Open bivouac on the west flank!  © Freja Shannon
Open bivouac on the west flank!
© Freja Shannon

I had read the first pitch was hairy and set off a little bit nervous, but soon arrived at the belay with relief, feeling fresh and confident. Sebastian flew up the next easier pitch, which was meant to be loose and scary but went down with ease.

'The first two pitches with bad reputations have felt totally fine, maybe it's not that bad!'

We swung leads for the couple of pitches with pure joy, hauling as we went and smiling to ourselves on each belay. I was finally on the Geneva Pillar.

I registered the run outs on the way up but didn't consider them too much. The rising sun and the awakening Grindelwald below us overpowered any sense of fear. A soft breeze brought with it the sound of the cowbells and occasional whoop of an enthusiastic hiker. However in control I felt, I never quite dared to look too far to my left, knowing that there was a kilometre wide and kilometre tall north face beside me.

Freja following one of the introductory wet pitches  © Freja Shannon
Freja following one of the introductory wet pitches
© Freja Shannon

This feeling of lightness lasted until my next lead. Within my first ten metres the wind picked up. The holds seemed to get smaller, and the space between the bolts suddenly grew to be treacherous. My fingers were icicles. Unchalked, it was hard to see where to go in a maze of could-be holds. Not a bolt in sight, no gear to place, just dear hope for there to be something up there to keep me on the wall. Suddenly everything was wet. Why is it wet? Is it raining? No, just really windy. Drips were coming from above. In fact most of the route was wet. How am I supposed to climb wet E5? What about the crux? My mind was going at a hundred miles an hour and tears were burning.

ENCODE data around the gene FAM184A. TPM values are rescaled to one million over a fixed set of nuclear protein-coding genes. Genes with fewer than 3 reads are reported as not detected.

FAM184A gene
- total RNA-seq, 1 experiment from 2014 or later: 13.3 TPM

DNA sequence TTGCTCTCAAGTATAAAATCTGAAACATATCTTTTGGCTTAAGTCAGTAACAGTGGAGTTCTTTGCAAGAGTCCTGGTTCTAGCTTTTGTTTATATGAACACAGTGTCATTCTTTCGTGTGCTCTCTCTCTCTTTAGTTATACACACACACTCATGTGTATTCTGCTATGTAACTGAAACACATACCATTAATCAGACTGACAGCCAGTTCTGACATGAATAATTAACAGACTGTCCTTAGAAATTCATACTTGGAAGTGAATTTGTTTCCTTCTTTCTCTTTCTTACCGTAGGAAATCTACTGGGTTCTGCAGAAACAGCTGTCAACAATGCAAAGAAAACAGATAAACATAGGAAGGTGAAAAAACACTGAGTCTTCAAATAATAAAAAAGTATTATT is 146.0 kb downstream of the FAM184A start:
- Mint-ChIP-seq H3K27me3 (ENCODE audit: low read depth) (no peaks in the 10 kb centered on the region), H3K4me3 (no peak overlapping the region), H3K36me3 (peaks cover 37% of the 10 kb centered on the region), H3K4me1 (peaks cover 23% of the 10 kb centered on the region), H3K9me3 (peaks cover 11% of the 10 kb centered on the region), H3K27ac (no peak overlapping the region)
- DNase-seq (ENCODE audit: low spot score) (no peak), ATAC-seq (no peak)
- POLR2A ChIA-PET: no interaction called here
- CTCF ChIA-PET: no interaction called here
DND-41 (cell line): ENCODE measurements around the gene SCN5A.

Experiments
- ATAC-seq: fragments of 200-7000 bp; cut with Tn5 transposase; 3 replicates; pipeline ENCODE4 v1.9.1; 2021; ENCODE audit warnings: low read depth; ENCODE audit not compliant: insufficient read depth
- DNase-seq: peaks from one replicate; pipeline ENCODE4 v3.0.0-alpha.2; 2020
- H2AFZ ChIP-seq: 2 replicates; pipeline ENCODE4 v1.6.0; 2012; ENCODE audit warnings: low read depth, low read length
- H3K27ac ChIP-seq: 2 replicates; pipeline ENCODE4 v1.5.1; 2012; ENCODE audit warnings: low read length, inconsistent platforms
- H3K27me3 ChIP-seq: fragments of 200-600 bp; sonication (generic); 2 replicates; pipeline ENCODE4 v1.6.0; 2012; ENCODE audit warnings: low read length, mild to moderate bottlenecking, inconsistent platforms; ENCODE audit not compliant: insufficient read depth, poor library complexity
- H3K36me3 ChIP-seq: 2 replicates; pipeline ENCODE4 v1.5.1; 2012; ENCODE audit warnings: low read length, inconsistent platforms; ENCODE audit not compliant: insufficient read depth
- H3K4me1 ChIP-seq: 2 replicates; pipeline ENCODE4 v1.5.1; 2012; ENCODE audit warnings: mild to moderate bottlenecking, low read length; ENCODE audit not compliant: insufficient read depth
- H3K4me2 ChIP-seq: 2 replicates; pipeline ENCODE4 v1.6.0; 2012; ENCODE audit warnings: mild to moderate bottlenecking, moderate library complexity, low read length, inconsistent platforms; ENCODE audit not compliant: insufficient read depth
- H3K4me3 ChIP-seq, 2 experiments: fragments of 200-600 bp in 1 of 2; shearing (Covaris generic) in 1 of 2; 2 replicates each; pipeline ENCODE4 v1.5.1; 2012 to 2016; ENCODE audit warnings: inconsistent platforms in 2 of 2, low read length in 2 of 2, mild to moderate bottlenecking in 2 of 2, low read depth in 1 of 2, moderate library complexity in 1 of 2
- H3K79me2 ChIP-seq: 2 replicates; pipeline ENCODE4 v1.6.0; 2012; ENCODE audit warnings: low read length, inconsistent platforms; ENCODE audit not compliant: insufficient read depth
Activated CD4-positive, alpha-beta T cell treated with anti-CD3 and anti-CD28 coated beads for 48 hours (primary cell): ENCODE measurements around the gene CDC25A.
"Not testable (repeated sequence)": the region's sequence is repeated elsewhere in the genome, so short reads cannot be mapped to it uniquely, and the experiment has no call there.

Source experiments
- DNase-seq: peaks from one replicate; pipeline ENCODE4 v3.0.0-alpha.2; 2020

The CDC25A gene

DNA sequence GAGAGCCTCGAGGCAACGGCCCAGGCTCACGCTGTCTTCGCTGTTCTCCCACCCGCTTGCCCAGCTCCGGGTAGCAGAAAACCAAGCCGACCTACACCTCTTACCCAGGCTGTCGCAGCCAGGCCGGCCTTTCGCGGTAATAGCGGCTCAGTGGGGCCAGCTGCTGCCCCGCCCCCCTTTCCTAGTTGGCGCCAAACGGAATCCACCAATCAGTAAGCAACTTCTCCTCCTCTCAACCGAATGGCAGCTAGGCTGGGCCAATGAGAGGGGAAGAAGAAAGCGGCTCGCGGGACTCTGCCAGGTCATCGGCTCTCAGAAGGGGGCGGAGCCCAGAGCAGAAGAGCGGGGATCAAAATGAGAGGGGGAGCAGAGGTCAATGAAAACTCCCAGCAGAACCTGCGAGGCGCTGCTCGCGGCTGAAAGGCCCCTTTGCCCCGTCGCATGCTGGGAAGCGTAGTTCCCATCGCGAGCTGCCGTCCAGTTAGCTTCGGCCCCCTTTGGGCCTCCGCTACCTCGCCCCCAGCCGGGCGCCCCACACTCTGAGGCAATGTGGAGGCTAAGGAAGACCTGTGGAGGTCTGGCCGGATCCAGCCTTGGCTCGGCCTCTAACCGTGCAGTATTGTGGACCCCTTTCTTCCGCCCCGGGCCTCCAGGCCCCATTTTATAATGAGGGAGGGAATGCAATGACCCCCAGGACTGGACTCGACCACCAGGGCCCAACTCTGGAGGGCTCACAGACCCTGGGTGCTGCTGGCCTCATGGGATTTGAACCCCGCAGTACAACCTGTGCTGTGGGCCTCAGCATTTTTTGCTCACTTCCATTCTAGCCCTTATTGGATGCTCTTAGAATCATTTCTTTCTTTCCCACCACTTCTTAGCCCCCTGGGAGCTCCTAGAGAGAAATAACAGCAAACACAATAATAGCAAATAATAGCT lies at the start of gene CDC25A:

'This wasn't how it was meant to be. I'm supposed to be able to do this. I've been through worse', said my goal driven alter-ego.

Stubbornly, I kept climbing. I didn't want to let myself down. I didn't want to feel defeated, nor did I want to let the female climbing community down. Was I to dishonour the hard work put in by the heroic female alpinists ahead of me simply because I wasn't good enough? No way. In my ramble of thoughts the light breeze had turned into a strong wind, and was bringing my short panicked breaths with it. Clouds were building around us and I just wanted to go down, go home, forget I even tried.

We continued on, naively hoping the top of the pillar would be drier. We barely spoke at the belays, not wanting to admit the grimness of our outing, but also far too occupied layering down jackets, defrosting fingers and zipping every pocket with potential heat-escape closed.

Robotically, I set off on my sixth sopping wet pitch with what seemed in my imagination to be the traverse of the gods on the 1938 route. A quarter of the way up I burst into tears while scratching around for something dry to hold onto. I stared down to the bolt beneath my feet with wild-eyed panic. I was tired, cold, scared, and defeated high up on a wet, windy, and wild pillar at 3000m. What was I even thinking?

Deep Blue sea 1, Freja 0.

Sebastian shaking out on the first crux (7b+)   © Freja Shannon
Sebastian shaking out on the first crux (7b+)
© Freja Shannon